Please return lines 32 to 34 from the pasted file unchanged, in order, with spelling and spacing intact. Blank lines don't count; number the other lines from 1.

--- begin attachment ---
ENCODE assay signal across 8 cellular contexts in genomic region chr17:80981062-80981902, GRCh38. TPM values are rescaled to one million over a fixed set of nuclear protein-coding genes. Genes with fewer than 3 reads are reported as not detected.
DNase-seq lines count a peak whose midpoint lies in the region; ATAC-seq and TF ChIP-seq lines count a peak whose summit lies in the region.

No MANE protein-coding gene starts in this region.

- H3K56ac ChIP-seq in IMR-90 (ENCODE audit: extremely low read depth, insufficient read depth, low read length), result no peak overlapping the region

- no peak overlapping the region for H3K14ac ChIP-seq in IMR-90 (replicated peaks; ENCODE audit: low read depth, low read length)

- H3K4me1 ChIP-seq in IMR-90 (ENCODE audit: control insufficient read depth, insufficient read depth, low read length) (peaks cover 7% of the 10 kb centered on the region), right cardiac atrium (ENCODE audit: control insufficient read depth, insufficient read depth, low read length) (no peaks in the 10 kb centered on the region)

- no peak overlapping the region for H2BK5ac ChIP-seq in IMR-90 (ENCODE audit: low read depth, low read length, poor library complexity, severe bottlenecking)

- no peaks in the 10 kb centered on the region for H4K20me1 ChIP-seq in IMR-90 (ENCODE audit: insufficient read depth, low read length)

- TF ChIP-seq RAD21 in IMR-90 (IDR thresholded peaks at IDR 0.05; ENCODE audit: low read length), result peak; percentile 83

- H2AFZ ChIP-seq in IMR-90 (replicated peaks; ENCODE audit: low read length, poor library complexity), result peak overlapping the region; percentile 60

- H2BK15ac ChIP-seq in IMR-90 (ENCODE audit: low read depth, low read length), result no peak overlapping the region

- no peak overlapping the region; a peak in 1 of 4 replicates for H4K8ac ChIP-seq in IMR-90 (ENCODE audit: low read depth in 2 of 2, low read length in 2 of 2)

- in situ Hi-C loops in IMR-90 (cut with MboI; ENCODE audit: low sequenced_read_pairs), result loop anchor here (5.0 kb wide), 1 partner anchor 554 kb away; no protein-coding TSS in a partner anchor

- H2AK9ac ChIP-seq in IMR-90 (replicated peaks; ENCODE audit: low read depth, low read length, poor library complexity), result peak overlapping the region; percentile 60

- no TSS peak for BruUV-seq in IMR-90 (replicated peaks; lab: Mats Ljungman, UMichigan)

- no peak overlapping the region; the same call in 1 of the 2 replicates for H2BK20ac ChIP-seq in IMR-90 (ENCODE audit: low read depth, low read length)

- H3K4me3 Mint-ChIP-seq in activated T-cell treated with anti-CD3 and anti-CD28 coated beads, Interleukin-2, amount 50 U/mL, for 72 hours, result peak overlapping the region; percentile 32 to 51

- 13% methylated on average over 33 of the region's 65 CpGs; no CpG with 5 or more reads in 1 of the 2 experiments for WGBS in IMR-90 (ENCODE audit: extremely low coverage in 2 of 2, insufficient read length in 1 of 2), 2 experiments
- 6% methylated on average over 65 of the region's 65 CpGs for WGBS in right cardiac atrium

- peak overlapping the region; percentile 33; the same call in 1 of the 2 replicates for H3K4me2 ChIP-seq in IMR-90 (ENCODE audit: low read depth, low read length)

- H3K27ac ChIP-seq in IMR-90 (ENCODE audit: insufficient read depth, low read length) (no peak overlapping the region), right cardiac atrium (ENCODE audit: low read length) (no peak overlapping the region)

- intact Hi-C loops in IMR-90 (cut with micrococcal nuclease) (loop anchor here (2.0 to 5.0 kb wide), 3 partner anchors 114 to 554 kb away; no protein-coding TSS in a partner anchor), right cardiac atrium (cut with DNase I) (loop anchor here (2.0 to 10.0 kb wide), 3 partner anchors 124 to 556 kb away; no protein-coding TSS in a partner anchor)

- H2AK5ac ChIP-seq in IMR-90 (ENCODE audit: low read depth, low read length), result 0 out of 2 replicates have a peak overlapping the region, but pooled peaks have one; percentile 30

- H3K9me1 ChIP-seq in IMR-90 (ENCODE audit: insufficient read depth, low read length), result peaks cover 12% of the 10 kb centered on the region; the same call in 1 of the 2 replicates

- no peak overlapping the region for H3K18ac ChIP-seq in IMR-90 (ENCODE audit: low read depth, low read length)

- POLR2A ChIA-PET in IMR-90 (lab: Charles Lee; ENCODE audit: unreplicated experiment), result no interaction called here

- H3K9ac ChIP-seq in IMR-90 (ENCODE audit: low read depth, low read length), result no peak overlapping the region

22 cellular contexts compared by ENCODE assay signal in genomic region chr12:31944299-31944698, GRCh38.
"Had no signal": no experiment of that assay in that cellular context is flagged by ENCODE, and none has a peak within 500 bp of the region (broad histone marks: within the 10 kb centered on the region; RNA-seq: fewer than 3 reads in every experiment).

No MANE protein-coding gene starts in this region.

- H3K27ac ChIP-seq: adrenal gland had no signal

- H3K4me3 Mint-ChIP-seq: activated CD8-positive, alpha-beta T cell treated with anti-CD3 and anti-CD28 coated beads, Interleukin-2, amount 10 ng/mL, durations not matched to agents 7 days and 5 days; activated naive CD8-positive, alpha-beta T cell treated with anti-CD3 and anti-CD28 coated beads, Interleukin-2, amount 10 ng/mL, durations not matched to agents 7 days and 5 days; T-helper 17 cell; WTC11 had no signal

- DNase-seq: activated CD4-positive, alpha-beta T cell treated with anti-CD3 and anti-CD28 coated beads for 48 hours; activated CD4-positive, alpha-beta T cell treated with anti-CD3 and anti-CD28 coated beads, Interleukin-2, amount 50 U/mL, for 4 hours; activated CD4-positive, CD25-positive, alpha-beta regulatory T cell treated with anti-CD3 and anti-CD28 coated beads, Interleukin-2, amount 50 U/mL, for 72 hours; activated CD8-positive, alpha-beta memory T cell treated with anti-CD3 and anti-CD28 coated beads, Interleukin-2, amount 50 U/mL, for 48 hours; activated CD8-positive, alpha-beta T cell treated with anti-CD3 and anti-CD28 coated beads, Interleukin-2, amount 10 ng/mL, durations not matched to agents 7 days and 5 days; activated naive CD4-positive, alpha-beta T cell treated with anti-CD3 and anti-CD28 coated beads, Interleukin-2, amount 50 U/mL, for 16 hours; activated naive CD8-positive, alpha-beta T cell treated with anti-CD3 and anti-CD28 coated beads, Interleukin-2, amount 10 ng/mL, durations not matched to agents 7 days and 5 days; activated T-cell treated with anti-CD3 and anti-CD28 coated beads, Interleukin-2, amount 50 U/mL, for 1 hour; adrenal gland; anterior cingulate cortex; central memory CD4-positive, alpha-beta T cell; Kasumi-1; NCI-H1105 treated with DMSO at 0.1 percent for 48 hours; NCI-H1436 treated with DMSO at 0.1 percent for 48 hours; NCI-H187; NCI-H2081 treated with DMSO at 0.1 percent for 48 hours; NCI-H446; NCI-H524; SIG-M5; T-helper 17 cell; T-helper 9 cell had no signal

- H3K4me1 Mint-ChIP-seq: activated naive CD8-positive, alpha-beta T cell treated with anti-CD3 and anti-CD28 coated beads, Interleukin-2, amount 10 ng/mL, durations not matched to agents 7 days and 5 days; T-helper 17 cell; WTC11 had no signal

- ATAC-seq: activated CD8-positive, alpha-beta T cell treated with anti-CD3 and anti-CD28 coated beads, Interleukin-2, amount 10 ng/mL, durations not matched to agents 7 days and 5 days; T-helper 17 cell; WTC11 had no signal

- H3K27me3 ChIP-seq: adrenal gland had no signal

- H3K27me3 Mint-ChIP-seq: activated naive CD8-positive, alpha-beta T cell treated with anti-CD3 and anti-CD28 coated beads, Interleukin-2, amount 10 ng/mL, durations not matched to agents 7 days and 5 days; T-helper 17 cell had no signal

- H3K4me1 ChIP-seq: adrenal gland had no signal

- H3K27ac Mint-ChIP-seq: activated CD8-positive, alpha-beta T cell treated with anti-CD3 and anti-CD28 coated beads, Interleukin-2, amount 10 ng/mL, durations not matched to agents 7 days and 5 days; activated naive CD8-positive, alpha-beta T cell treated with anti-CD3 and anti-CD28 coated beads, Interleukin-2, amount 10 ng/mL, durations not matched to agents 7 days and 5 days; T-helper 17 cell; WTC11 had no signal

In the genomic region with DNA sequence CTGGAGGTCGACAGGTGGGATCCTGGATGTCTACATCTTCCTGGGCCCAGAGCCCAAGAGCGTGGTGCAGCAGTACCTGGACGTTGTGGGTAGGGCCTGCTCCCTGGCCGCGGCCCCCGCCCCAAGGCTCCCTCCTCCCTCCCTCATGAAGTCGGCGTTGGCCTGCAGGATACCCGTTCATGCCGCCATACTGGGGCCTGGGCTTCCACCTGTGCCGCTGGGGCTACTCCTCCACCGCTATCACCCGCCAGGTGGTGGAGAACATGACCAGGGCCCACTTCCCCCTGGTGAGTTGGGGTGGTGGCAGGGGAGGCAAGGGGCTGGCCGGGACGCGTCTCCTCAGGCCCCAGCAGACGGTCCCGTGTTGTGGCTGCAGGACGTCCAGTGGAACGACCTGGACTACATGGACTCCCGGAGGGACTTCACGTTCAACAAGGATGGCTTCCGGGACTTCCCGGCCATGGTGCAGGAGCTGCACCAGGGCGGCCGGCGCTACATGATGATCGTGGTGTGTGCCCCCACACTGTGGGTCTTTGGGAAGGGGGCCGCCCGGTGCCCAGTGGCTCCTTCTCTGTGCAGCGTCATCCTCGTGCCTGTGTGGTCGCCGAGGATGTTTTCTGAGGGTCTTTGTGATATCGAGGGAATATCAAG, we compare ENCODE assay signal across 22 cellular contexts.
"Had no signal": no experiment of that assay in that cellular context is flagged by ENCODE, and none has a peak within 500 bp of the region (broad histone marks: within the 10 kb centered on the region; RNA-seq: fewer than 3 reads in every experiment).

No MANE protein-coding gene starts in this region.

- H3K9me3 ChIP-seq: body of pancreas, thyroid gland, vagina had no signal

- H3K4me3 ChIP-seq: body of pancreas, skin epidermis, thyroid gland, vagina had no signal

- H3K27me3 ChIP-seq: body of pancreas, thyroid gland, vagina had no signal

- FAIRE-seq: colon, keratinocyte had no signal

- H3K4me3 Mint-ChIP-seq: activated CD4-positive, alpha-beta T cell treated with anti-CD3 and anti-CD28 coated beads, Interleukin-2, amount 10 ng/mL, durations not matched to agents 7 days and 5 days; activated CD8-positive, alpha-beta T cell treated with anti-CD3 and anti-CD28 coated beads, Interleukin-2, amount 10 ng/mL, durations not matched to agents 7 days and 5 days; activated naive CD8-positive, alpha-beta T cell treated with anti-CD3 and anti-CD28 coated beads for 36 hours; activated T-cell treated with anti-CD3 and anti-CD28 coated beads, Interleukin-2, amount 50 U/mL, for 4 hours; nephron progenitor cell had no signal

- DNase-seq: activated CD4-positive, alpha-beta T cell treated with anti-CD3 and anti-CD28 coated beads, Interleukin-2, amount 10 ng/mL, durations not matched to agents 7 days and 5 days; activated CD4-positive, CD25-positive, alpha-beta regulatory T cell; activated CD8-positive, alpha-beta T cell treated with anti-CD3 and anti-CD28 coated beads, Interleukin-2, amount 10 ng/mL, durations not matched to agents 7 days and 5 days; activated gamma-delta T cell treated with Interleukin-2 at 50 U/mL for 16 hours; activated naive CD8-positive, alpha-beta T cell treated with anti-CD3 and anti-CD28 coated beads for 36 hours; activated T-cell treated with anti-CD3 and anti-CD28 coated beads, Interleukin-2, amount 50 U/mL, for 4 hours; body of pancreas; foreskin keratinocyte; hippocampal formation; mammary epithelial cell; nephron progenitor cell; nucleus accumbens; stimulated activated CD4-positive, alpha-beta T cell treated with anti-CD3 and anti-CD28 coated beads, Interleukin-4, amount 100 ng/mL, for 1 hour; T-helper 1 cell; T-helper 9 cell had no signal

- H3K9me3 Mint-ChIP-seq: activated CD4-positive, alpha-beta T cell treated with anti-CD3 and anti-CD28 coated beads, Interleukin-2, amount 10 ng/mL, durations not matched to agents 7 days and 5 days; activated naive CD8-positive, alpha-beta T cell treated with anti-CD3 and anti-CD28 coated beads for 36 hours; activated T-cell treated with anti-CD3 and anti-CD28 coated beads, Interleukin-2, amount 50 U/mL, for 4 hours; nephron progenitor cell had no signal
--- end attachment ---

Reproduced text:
- H3K4me3 Mint-ChIP-seq: activated CD8-positive, alpha-beta T cell treated with anti-CD3 and anti-CD28 coated beads, Interleukin-2, amount 10 ng/mL, durations not matched to agents 7 days and 5 days; activated naive CD8-positive, alpha-beta T cell treated with anti-CD3 and anti-CD28 coated beads, Interleukin-2, amount 10 ng/mL, durations not matched to agents 7 days and 5 days; T-helper 17 cell; WTC11 had no signal

- DNase-seq: activated CD4-positive, alpha-beta T cell treated with anti-CD3 and anti-CD28 coated beads for 48 hours; activated CD4-positive, alpha-beta T cell treated with anti-CD3 and anti-CD28 coated beads, Interleukin-2, amount 50 U/mL, for 4 hours; activated CD4-positive, CD25-positive, alpha-beta regulatory T cell treated with anti-CD3 and anti-CD28 coated beads, Interleukin-2, amount 50 U/mL, for 72 hours; activated CD8-positive, alpha-beta memory T cell treated with anti-CD3 and anti-CD28 coated beads, Interleukin-2, amount 50 U/mL, for 48 hours; activated CD8-positive, alpha-beta T cell treated with anti-CD3 and anti-CD28 coated beads, Interleukin-2, amount 10 ng/mL, durations not matched to agents 7 days and 5 days; activated naive CD4-positive, alpha-beta T cell treated with anti-CD3 and anti-CD28 coated beads, Interleukin-2, amount 50 U/mL, for 16 hours; activated naive CD8-positive, alpha-beta T cell treated with anti-CD3 and anti-CD28 coated beads, Interleukin-2, amount 10 ng/mL, durations not matched to agents 7 days and 5 days; activated T-cell treated with anti-CD3 and anti-CD28 coated beads, Interleukin-2, amount 50 U/mL, for 1 hour; adrenal gland; anterior cingulate cortex; central memory CD4-positive, alpha-beta T cell; Kasumi-1; NCI-H1105 treated with DMSO at 0.1 percent for 48 hours; NCI-H1436 treated with DMSO at 0.1 percent for 48 hours; NCI-H187; NCI-H2081 treated with DMSO at 0.1 percent for 48 hours; NCI-H446; NCI-H524; SIG-M5; T-helper 17 cell; T-helper 9 cell had no signal

- H3K4me1 Mint-ChIP-seq: activated naive CD8-positive, alpha-beta T cell treated with anti-CD3 and anti-CD28 coated beads, Interleukin-2, amount 10 ng/mL, durations not matched to agents 7 days and 5 days; T-helper 17 cell; WTC11 had no signal